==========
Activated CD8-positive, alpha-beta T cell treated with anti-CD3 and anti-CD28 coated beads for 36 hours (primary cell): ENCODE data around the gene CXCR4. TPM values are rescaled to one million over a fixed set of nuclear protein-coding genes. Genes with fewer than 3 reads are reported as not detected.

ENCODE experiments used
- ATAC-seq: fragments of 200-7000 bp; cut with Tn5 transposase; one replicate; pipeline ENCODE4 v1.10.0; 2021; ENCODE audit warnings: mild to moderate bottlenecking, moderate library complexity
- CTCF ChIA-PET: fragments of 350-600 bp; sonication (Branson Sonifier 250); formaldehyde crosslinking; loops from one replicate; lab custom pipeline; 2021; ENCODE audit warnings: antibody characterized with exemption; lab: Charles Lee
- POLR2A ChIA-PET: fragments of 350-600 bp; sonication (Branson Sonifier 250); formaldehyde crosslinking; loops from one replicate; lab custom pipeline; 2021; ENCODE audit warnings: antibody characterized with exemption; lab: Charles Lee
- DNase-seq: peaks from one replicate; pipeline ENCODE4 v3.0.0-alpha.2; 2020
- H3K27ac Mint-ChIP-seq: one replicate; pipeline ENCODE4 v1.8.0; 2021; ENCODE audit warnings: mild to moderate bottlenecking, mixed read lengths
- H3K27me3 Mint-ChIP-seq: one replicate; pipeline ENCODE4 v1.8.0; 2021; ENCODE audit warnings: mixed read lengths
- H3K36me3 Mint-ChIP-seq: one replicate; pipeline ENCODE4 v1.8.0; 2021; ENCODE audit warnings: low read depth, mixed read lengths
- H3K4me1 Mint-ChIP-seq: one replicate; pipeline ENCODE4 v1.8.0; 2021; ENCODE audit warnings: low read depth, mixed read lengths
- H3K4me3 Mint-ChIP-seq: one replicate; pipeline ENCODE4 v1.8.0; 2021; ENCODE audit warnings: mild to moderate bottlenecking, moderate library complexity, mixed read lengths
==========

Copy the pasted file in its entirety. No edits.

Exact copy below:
Activated CD8-positive, alpha-beta T cell treated with anti-CD3 and anti-CD28 coated beads for 36 hours (primary cell): ENCODE data around the gene CXCR4. TPM values are rescaled to one million over a fixed set of nuclear protein-coding genes. Genes with fewer than 3 reads are reported as not detected.

ENCODE experiments used
- ATAC-seq: fragments of 200-7000 bp; cut with Tn5 transposase; one replicate; pipeline ENCODE4 v1.10.0; 2021; ENCODE audit warnings: mild to moderate bottlenecking, moderate library complexity
- CTCF ChIA-PET: fragments of 350-600 bp; sonication (Branson Sonifier 250); formaldehyde crosslinking; loops from one replicate; lab custom pipeline; 2021; ENCODE audit warnings: antibody characterized with exemption; lab: Charles Lee
- POLR2A ChIA-PET: fragments of 350-600 bp; sonication (Branson Sonifier 250); formaldehyde crosslinking; loops from one replicate; lab custom pipeline; 2021; ENCODE audit warnings: antibody characterized with exemption; lab: Charles Lee
- DNase-seq: peaks from one replicate; pipeline ENCODE4 v3.0.0-alpha.2; 2020
- H3K27ac Mint-ChIP-seq: one replicate; pipeline ENCODE4 v1.8.0; 2021; ENCODE audit warnings: mild to moderate bottlenecking, mixed read lengths
- H3K27me3 Mint-ChIP-seq: one replicate; pipeline ENCODE4 v1.8.0; 2021; ENCODE audit warnings: mixed read lengths
- H3K36me3 Mint-ChIP-seq: one replicate; pipeline ENCODE4 v1.8.0; 2021; ENCODE audit warnings: low read depth, mixed read lengths
- H3K4me1 Mint-ChIP-seq: one replicate; pipeline ENCODE4 v1.8.0; 2021; ENCODE audit warnings: low read depth, mixed read lengths
- H3K4me3 Mint-ChIP-seq: one replicate; pipeline ENCODE4 v1.8.0; 2021; ENCODE audit warnings: mild to moderate bottlenecking, moderate library complexity, mixed read lengths